Labor, religious leaders join forces to defend family visas in immigration deal

Labor and religious leaders joined forces on Wednesday to defend family visas as senators finalize a comprehensive immigration reform bill.

Officials with the AFL-CIO, the U.S. Conference of Catholic Bishops and other groups are worried that the Senate’s Gang of Eight could reduce the number of visas granted to foreign family members of U.S. residents to bring more high-skilled tech workers into the country instead.

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They told reporters that reuniting immigrant families — often separated for years at a time while family member one works in the United States and children and the spouse remain back home — should be a key component of a comprehensive bill.

AFL-CIO President Richard Trumka said immigrant families shouldn’t be separated for lengthy periods of time.

“Common-sense immigration reform should work to unite families, not divide them,” Trumka said.

“To deny them the opportunity to unite with their families is nothing less than a sin,” said United Methodist Bishop Minerva Carcaño. “They are worthy of being able to live their lives with their families by their side.”

Kevin Appleby, director of migration policy and public affairs for the Catholic Bishops, said that a comprehensive bill should improve the family immigration process.

He advocated for reducing the backlogs and waiting times for immigrants to join their families in the United States and raising the cap on how many immigrants can come in from each country every year. Appleby said reuniting immigrant families can help contribute to the economy.

“We need a blend of economic ability in this country to move our nation forward. We shouldn’t have to pit one group against one other,” Appleby said.

“Immigrant families contribute to the economy. They start their own businesses. They help in the different areas of the economy that aren’t necessarily in the high-tech sector. It might not benefit Silicon Valley directly but it helps all of our communities across the country,” he added. “The bottom line, I think, is we don’t have to sacrifice the family system for the economic system.”

Religious leaders have been aggressively pushing for legislation on immigration reform this year.

The Evangelical Immigration Table is running ads on Christian radio during the congressional recess in Colorado, Florida, North Carolina and Texas advocating for immigration reform. The group has also run ads on Christian radio in South Carolina.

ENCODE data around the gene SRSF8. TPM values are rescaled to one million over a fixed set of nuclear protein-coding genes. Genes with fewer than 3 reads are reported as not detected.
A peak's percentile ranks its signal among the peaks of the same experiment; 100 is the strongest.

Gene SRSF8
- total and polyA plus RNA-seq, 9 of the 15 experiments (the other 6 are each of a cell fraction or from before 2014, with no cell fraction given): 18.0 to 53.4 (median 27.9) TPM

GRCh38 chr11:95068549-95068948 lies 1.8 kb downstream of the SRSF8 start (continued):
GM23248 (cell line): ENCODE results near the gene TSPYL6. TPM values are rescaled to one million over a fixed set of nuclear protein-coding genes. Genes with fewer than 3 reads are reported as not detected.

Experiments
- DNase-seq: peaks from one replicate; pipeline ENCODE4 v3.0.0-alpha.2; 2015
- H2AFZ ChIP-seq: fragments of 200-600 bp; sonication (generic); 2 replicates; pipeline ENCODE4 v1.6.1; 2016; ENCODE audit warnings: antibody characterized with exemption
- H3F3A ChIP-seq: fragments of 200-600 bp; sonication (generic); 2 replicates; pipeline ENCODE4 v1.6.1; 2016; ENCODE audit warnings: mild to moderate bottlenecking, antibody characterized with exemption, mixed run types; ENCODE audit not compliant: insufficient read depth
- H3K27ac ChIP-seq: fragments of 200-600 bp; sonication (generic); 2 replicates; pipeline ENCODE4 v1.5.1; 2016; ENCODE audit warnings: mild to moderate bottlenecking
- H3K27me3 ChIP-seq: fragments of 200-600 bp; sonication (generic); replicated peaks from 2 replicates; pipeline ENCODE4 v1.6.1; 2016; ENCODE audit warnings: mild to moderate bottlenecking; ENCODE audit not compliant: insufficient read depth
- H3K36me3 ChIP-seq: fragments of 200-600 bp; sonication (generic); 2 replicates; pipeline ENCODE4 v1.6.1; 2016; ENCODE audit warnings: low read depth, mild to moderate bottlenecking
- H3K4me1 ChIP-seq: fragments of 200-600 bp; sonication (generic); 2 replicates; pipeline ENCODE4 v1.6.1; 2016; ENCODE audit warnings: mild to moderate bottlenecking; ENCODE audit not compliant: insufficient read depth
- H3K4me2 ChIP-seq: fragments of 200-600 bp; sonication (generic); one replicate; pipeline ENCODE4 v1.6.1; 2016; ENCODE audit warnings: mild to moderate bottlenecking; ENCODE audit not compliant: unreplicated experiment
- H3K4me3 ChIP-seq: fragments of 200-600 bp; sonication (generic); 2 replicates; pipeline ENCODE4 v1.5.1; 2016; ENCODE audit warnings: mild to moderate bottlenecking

The group also plans to host a Day of Prayer and Action in Washington on April 17.

Labor has also been very active on lobbying for immigration reform and has made improving the family visa process a key priority.

After months of heated talks, the U.S. Chamber of Commerce and the AFL-CIO were able to strike a deal on a new low-skilled-worker visa program this past weekend. That agreement has helped remove one of the major obstacles for a comprehensive immigration reform bill and is expected to make its way into Senate legislation.

Legislation is expected to be introduced and pick up speed once lawmakers return to Capitol Hill next week after their recess.

Sen. Patrick Leahy (D-Vt.), chairman of the Senate Judiciary Committee, has said there is “urgent need” to get the bill done, and has said he will move legislation quickly. However, Sen. Marco Rubio (R-Fla.), one of the Gang of Eight negotiating the bill, has pushed to slow the process, arguing that lawmakers will need to carefully weigh proposals and build public support.

Trumka told reporters on Wednesday that he favored an expedited process for the immigration bill.

“We have talked about this for years, years and years,” Trumka said. “It’s now time to move forward.”

Appleby said his group and others will continue to push for family visas, and if a strong family visa component is not included in the Senate bill, they have plenty of time to lobby to correct the legislation as it moves through Congress.

“This is the first inning of a nine-inning game,” Appleby said. “We will have many bites of the apple.”